Renovating a home can be a timely and expensive job, but having a home that you love and is designed how you like it makes it all worth it in the long run. We were incredibly lucky to have found a house we love the design of. The previous owner had similar tastes and aesthetics to us so our home didn’t need a huge amount of renovation to get it just how we liked it.
One of the things we noticed is that the previous owner had removed all the skirting boards in place of simple wooden beading to join the floors and walls and this is something we ourselves would have done. So we were lucky not to have to remove all the skirting boards ourselves, although we have had to remove a few of panels of the beading where we have altered flooring, like in our hall way where we recently added the new slate tiles but it was a relatively simple task to pop them off and pop them back on after the work had been done.
Skirting boards are in almost all of our homes, but they get precious little attention apart from maybe another coat of paint every decade or so and the occasional dusting.
Some of us like to buck the trend, though, and remove or replace our skirting boards when the paint-to-wood ratio becomes unwieldy, or when they’ve been scuffed a few too many times. You might just want to take the boards away temporarily, to get them chemically stripped; or you might want to replace them altogether with new, modern ones from skirtingsrus.co.uk.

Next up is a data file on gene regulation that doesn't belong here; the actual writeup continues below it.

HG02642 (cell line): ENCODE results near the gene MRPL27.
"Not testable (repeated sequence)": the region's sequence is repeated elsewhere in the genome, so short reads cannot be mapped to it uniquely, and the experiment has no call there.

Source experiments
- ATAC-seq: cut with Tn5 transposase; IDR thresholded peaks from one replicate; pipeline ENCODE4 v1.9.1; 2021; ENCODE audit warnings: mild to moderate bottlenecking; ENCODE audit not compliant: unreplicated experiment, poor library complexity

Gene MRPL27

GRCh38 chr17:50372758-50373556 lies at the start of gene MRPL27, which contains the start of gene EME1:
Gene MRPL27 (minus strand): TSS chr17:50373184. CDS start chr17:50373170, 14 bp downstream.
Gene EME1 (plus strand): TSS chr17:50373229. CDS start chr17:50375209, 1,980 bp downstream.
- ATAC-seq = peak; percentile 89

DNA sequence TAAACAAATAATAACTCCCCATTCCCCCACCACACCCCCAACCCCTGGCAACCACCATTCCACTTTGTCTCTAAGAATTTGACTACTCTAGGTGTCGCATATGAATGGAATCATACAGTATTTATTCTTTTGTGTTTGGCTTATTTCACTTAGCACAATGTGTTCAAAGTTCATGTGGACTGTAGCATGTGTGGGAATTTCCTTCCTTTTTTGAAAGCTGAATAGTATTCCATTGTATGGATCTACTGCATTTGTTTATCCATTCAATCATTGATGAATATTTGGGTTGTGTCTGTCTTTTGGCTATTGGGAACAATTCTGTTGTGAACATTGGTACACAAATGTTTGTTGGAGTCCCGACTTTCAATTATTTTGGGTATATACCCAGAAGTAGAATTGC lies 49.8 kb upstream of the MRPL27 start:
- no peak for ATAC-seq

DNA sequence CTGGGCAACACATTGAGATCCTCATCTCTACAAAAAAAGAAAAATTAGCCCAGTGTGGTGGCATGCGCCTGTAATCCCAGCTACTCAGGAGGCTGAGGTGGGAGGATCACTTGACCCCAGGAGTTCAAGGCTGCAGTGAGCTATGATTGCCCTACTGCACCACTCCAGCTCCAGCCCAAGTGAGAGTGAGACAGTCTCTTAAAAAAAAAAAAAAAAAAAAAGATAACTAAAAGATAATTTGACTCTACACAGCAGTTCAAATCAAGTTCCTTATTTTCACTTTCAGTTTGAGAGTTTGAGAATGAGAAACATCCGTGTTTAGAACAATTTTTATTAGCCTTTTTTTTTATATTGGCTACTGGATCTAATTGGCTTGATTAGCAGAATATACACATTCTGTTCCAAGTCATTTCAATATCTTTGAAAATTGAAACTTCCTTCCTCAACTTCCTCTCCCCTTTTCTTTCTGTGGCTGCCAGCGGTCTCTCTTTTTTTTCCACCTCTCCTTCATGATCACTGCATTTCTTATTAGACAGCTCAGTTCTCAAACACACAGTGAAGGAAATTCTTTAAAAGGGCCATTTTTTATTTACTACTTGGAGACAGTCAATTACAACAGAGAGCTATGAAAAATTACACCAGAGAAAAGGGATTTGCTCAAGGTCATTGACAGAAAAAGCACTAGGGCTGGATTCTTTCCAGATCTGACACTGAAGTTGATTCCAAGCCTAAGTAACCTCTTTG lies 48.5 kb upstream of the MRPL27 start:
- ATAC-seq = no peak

It’s not rocket science
It’s quite easy to remove a skirting board, you just need a few basic tools and a small amount of preparation, so here’s how you do it.
Most skirting boards can be gently levered away from the wall without causing too much damage to the wall behind them. However, you may be unlucky and find it’s been nailed or screwed onto the wall. If this is the case, you’ll need to be extra careful so you don’t damage the fixings. Of course, if you’re replacing it completely, then this doesn’t matter so much.
If there’s plaster or paint on the top of the board, then you need to use a wallpaper scraper or an art knife to cut through this layer so that it doesn’t take any with it when you lever it off.
Then, it’s best to start levering the board away at an outside corner or at the junction between board and doorframe.
What tools do I need?
You’ll need a club hammer, a crowbar and a thin slice of wood (this wood goes behind the blade of the crowbar to protect the wall). Insert the thin end of the crowbar in between the wood and the board and gently start to lever the skirting away from the wall. If there are any stubborn bits, tap the crowbar with the hammer, but be careful. Take your time and don’t be tempted to suddenly haul the whole thing away.
Nails and screws
If your boards have been fixed on with nails or screws, you might find that the heads have been covered over with filler. You can dig this out and maybe unscrew the board, or you may have to take a saw to the body of the screw.
Nails are a bit easier, as they should come cleanly out of the wall, but this could cause them to dig into the wood of the board and damage it, so take your time.
What lies behind
It’s unusual for plaster to be applied right down to the floor, so you’ll probably find a bare line behind the board. If this is the case, unless you fancy plastering, refit your old board or one of the same height.
If you’re refitting the same board, mark the fixing positions on the front face and try to use the old fixing points. Or, to make life easier, you could use a powerful adhesive or sealant to hold it in place, it’s up to you.
Remember, take your time and go gently.
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*This is a collaborative post*